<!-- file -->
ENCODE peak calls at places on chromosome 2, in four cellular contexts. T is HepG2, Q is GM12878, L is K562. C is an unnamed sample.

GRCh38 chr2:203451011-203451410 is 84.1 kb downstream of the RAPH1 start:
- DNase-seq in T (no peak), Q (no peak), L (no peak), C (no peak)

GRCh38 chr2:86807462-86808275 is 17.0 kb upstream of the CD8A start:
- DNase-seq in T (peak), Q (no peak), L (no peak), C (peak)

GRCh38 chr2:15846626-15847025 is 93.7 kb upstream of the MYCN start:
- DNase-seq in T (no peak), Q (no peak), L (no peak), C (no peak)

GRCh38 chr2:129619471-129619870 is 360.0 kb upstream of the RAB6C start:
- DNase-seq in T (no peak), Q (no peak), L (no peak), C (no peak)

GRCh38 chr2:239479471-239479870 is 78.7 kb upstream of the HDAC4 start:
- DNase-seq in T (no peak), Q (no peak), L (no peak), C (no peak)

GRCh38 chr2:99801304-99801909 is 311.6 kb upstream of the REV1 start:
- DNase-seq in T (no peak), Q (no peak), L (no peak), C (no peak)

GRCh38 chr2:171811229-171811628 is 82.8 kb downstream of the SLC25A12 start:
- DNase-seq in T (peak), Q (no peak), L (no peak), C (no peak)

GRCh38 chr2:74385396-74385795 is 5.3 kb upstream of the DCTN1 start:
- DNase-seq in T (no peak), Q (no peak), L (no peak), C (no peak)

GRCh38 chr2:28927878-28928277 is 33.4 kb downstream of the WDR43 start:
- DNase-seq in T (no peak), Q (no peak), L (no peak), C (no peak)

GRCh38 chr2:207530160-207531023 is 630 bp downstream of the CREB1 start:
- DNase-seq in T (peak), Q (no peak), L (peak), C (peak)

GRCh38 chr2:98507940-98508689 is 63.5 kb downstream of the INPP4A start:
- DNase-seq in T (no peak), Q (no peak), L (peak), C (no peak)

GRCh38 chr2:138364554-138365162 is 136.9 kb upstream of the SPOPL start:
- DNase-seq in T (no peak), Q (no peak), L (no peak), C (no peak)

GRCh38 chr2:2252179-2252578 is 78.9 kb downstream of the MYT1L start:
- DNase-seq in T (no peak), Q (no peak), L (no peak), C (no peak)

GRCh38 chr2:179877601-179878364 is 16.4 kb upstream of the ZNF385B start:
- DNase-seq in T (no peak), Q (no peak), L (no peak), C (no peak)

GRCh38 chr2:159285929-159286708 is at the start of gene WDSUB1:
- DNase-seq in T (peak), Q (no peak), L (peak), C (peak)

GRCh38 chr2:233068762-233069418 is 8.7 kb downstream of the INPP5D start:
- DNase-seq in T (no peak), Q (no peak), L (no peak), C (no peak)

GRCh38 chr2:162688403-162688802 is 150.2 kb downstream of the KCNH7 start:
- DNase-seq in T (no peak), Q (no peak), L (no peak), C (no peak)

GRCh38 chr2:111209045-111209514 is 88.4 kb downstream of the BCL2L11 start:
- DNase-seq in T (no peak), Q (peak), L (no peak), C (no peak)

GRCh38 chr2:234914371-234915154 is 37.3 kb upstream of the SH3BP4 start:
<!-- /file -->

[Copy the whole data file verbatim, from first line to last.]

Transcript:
ENCODE peak calls at places on chromosome 2, in four cellular contexts. T is HepG2, Q is GM12878, L is K562. C is an unnamed sample.

GRCh38 chr2:203451011-203451410 is 84.1 kb downstream of the RAPH1 start:
- DNase-seq in T (no peak), Q (no peak), L (no peak), C (no peak)

GRCh38 chr2:86807462-86808275 is 17.0 kb upstream of the CD8A start:
- DNase-seq in T (peak), Q (no peak), L (no peak), C (peak)

GRCh38 chr2:15846626-15847025 is 93.7 kb upstream of the MYCN start:
- DNase-seq in T (no peak), Q (no peak), L (no peak), C (no peak)

GRCh38 chr2:129619471-129619870 is 360.0 kb upstream of the RAB6C start:
- DNase-seq in T (no peak), Q (no peak), L (no peak), C (no peak)

GRCh38 chr2:239479471-239479870 is 78.7 kb upstream of the HDAC4 start:
- DNase-seq in T (no peak), Q (no peak), L (no peak), C (no peak)

GRCh38 chr2:99801304-99801909 is 311.6 kb upstream of the REV1 start:
- DNase-seq in T (no peak), Q (no peak), L (no peak), C (no peak)

GRCh38 chr2:171811229-171811628 is 82.8 kb downstream of the SLC25A12 start:
- DNase-seq in T (peak), Q (no peak), L (no peak), C (no peak)

GRCh38 chr2:74385396-74385795 is 5.3 kb upstream of the DCTN1 start:
- DNase-seq in T (no peak), Q (no peak), L (no peak), C (no peak)

GRCh38 chr2:28927878-28928277 is 33.4 kb downstream of the WDR43 start:
- DNase-seq in T (no peak), Q (no peak), L (no peak), C (no peak)

GRCh38 chr2:207530160-207531023 is 630 bp downstream of the CREB1 start:
- DNase-seq in T (peak), Q (no peak), L (peak), C (peak)

GRCh38 chr2:98507940-98508689 is 63.5 kb downstream of the INPP4A start:
- DNase-seq in T (no peak), Q (no peak), L (peak), C (no peak)

GRCh38 chr2:138364554-138365162 is 136.9 kb upstream of the SPOPL start:
- DNase-seq in T (no peak), Q (no peak), L (no peak), C (no peak)

GRCh38 chr2:2252179-2252578 is 78.9 kb downstream of the MYT1L start:
- DNase-seq in T (no peak), Q (no peak), L (no peak), C (no peak)

GRCh38 chr2:179877601-179878364 is 16.4 kb upstream of the ZNF385B start:
- DNase-seq in T (no peak), Q (no peak), L (no peak), C (no peak)

GRCh38 chr2:159285929-159286708 is at the start of gene WDSUB1:
- DNase-seq in T (peak), Q (no peak), L (peak), C (peak)

GRCh38 chr2:233068762-233069418 is 8.7 kb downstream of the INPP5D start:
- DNase-seq in T (no peak), Q (no peak), L (no peak), C (no peak)

GRCh38 chr2:162688403-162688802 is 150.2 kb downstream of the KCNH7 start:
- DNase-seq in T (no peak), Q (no peak), L (no peak), C (no peak)

GRCh38 chr2:111209045-111209514 is 88.4 kb downstream of the BCL2L11 start:
- DNase-seq in T (no peak), Q (peak), L (no peak), C (no peak)

GRCh38 chr2:234914371-234915154 is 37.3 kb upstream of the SH3BP4 start: